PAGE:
Soccer star doesn't let losing a leg deter her from goal
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When Bree McMahon was a high school senior, her future was set: She had already earned a scholarship to play soccer in college.
But that future changed suddenly one day in 2009, when a close friend accidentally struck McMahon with a car. Doctors could not save her left leg.
Still, McMahon was undeterred. She forgave her friend, and immediately asked her doctor when it might be possible to run again. “I'll admit it, I'm hardheaded,” the 21-year-old told Jenna Bush Hager in a segment that aired on TODAY Monday, a follow-up to a report Hager did four years ago. “I knew what I wanted, and I was gonna chase after it with everything I had.”
And chase McMahon did. She learned how to walk with a prosthetic — and her first steps were taken on a soccer field.
Brevard College in North Carolina honored McMahon’s scholarship, and she joined the soccer team, eventually playing as goalie with her prosthetic leg.
“She took this adversity and she owned it,” said teammate Lindsay Pritchard. “[Playing again] was her dream from day one. And she never gave up on it.”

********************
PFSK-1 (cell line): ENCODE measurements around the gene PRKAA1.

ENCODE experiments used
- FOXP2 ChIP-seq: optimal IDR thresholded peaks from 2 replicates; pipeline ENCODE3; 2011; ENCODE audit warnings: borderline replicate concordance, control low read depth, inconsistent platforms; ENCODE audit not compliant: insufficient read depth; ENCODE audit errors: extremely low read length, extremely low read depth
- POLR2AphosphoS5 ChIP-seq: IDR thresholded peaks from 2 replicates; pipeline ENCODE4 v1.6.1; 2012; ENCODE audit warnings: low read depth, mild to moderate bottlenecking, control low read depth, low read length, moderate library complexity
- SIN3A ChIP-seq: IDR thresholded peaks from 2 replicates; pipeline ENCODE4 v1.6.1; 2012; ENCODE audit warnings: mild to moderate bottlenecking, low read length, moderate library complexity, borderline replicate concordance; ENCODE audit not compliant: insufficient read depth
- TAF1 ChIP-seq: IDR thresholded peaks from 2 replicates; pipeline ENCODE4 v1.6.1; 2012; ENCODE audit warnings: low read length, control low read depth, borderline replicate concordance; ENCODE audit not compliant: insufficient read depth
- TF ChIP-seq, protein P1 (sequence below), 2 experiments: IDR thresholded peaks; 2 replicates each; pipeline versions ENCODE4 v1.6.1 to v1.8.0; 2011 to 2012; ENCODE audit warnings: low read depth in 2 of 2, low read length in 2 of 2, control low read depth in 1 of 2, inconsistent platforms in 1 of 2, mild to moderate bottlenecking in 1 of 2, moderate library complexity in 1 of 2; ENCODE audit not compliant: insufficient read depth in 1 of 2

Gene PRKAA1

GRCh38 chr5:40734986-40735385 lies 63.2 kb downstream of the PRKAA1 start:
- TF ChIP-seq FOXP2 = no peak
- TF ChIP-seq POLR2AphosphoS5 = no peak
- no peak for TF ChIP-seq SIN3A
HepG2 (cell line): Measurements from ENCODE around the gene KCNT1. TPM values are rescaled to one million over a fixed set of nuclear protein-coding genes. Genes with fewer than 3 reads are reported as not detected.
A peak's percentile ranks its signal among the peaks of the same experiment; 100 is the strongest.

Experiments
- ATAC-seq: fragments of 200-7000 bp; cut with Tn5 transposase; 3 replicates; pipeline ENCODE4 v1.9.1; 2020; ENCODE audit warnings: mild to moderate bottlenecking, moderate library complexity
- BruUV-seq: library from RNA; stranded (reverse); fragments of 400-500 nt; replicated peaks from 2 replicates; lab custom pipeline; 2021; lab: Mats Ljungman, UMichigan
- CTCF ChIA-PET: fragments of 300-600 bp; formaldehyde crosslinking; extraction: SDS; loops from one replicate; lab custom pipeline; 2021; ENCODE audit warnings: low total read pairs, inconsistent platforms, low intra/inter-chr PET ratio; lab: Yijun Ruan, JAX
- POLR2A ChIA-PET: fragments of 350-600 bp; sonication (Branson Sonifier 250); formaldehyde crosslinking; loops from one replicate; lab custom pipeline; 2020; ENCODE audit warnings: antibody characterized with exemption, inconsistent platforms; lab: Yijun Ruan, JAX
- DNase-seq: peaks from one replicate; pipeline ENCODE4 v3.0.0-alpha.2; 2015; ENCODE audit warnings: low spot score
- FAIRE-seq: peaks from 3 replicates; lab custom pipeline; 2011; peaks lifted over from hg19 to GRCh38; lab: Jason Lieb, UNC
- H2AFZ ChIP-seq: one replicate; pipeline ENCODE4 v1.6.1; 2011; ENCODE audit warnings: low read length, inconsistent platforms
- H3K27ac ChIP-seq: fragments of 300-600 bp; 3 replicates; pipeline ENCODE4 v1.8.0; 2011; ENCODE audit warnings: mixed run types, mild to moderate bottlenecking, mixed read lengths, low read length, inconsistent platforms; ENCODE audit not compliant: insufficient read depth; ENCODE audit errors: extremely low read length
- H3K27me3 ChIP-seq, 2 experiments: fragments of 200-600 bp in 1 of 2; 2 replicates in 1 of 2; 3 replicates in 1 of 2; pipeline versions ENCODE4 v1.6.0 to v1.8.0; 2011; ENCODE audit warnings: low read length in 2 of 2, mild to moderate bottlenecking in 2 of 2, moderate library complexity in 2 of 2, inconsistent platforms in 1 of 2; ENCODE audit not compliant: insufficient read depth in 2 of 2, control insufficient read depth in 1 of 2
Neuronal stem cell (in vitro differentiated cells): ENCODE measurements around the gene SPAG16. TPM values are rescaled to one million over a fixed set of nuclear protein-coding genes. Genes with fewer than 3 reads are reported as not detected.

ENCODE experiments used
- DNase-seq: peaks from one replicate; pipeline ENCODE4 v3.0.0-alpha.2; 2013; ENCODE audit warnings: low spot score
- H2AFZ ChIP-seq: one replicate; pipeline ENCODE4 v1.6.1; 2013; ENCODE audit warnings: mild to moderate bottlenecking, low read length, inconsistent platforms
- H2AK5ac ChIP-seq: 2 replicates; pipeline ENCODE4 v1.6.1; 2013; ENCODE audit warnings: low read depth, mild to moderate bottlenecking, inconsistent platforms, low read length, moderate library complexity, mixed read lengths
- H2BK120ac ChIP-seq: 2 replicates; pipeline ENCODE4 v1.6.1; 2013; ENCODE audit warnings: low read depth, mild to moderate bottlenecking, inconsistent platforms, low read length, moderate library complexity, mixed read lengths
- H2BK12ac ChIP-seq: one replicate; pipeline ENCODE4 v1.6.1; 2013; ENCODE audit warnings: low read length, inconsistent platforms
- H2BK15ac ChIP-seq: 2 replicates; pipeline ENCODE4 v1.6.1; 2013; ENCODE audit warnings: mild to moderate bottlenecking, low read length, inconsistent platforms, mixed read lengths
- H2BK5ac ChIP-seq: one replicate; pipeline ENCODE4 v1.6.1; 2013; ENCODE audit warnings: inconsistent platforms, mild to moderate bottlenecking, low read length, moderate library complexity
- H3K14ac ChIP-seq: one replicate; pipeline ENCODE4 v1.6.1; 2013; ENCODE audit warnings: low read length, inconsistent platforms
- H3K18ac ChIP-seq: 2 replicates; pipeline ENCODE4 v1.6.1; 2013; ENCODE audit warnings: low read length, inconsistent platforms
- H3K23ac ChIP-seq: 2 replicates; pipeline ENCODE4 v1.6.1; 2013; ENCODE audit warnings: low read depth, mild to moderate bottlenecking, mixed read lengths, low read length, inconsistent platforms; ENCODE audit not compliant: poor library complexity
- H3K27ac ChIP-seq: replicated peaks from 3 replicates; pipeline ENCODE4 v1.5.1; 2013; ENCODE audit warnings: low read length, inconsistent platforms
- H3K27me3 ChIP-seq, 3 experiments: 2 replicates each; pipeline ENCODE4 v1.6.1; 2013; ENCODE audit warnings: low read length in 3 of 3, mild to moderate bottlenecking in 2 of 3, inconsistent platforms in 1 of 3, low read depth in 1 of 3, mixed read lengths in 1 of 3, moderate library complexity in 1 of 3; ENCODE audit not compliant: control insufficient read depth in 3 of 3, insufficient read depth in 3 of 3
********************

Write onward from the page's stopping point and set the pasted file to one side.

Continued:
Not everyone believed McMahon would compete again. Kathleen McMahon, Bree’s mother, said that when the family swore she’d return to the field, most people thought they were “delusional.” But Kathleen never doubted Bree. “Seriously, you don’t know our daughter,” she said.
McMahon’s inspirational tale has touched the lives of other amputees.
After the Boston Marathon bombing in April, McMahon spoke to survivors, including Roseann Sdoia, who lost her right leg. That conversation moved Sdoia, who appeared on TODAY and told McMahon, “You're truly an inspiration, and you really helped me see potential that I have in the future.”
McMahon’s experience, her mother said, shows survivors of physical trauma that “recovery is 99 percent choice and 1 percent chance.”
McMahon is grateful for every moment she’s earned on the field.
“You never know how much you truly appreciate something till it's been taken away from you,” she told TODAY. “And so you just try your hardest to get back what you've lost, and that's what I do with soccer.”